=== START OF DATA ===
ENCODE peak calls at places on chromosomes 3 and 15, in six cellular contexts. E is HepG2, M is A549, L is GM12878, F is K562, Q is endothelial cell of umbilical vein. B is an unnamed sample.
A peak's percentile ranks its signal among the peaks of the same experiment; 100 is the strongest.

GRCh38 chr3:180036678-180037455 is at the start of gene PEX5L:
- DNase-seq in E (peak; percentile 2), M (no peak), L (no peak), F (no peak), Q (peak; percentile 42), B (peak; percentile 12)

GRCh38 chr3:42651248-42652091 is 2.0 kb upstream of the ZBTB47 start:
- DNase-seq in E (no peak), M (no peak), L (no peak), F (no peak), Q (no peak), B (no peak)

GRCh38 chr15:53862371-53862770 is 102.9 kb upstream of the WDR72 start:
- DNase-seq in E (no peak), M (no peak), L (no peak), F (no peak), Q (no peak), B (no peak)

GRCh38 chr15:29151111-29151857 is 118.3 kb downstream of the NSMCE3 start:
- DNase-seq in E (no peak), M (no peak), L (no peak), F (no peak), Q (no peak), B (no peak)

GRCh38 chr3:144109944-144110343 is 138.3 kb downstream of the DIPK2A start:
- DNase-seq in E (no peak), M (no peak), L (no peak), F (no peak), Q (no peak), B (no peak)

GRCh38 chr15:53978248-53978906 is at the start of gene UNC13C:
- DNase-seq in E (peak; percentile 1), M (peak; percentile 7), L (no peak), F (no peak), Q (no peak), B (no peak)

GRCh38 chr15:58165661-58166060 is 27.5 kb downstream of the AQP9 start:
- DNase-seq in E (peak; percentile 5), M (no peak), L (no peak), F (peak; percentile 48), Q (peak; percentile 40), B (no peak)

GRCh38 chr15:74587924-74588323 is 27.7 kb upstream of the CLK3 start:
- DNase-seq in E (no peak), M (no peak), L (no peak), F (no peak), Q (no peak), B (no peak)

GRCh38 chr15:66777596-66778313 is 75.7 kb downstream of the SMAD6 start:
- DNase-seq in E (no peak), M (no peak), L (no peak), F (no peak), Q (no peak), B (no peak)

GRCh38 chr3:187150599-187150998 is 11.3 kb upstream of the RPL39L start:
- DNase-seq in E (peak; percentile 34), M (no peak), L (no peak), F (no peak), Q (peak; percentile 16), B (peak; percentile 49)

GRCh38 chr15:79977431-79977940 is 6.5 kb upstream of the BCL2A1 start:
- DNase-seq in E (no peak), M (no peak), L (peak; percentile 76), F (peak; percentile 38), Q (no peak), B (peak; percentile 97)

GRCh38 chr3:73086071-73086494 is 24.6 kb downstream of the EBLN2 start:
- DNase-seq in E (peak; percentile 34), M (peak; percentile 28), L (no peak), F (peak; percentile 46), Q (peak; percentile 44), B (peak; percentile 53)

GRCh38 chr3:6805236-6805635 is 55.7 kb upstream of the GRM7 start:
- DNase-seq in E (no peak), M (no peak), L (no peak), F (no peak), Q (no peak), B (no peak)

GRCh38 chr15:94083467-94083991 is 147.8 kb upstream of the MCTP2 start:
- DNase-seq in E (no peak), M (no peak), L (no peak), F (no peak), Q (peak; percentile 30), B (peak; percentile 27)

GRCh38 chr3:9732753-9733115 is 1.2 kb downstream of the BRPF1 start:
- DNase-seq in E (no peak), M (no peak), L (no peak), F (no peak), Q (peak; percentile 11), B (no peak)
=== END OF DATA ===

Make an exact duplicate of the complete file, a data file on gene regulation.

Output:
ENCODE peak calls at places on chromosomes 3 and 15, in six cellular contexts. E is HepG2, M is A549, L is GM12878, F is K562, Q is endothelial cell of umbilical vein. B is an unnamed sample.
A peak's percentile ranks its signal among the peaks of the same experiment; 100 is the strongest.

GRCh38 chr3:180036678-180037455 is at the start of gene PEX5L:
- DNase-seq in E (peak; percentile 2), M (no peak), L (no peak), F (no peak), Q (peak; percentile 42), B (peak; percentile 12)

GRCh38 chr3:42651248-42652091 is 2.0 kb upstream of the ZBTB47 start:
- DNase-seq in E (no peak), M (no peak), L (no peak), F (no peak), Q (no peak), B (no peak)

GRCh38 chr15:53862371-53862770 is 102.9 kb upstream of the WDR72 start:
- DNase-seq in E (no peak), M (no peak), L (no peak), F (no peak), Q (no peak), B (no peak)

GRCh38 chr15:29151111-29151857 is 118.3 kb downstream of the NSMCE3 start:
- DNase-seq in E (no peak), M (no peak), L (no peak), F (no peak), Q (no peak), B (no peak)

GRCh38 chr3:144109944-144110343 is 138.3 kb downstream of the DIPK2A start:
- DNase-seq in E (no peak), M (no peak), L (no peak), F (no peak), Q (no peak), B (no peak)

GRCh38 chr15:53978248-53978906 is at the start of gene UNC13C:
- DNase-seq in E (peak; percentile 1), M (peak; percentile 7), L (no peak), F (no peak), Q (no peak), B (no peak)

GRCh38 chr15:58165661-58166060 is 27.5 kb downstream of the AQP9 start:
- DNase-seq in E (peak; percentile 5), M (no peak), L (no peak), F (peak; percentile 48), Q (peak; percentile 40), B (no peak)

GRCh38 chr15:74587924-74588323 is 27.7 kb upstream of the CLK3 start:
- DNase-seq in E (no peak), M (no peak), L (no peak), F (no peak), Q (no peak), B (no peak)

GRCh38 chr15:66777596-66778313 is 75.7 kb downstream of the SMAD6 start:
- DNase-seq in E (no peak), M (no peak), L (no peak), F (no peak), Q (no peak), B (no peak)

GRCh38 chr3:187150599-187150998 is 11.3 kb upstream of the RPL39L start:
- DNase-seq in E (peak; percentile 34), M (no peak), L (no peak), F (no peak), Q (peak; percentile 16), B (peak; percentile 49)

GRCh38 chr15:79977431-79977940 is 6.5 kb upstream of the BCL2A1 start:
- DNase-seq in E (no peak), M (no peak), L (peak; percentile 76), F (peak; percentile 38), Q (no peak), B (peak; percentile 97)

GRCh38 chr3:73086071-73086494 is 24.6 kb downstream of the EBLN2 start:
- DNase-seq in E (peak; percentile 34), M (peak; percentile 28), L (no peak), F (peak; percentile 46), Q (peak; percentile 44), B (peak; percentile 53)

GRCh38 chr3:6805236-6805635 is 55.7 kb upstream of the GRM7 start:
- DNase-seq in E (no peak), M (no peak), L (no peak), F (no peak), Q (no peak), B (no peak)

GRCh38 chr15:94083467-94083991 is 147.8 kb upstream of the MCTP2 start:
- DNase-seq in E (no peak), M (no peak), L (no peak), F (no peak), Q (peak; percentile 30), B (peak; percentile 27)

GRCh38 chr3:9732753-9733115 is 1.2 kb downstream of the BRPF1 start:
- DNase-seq in E (no peak), M (no peak), L (no peak), F (no peak), Q (peak; percentile 11), B (no peak)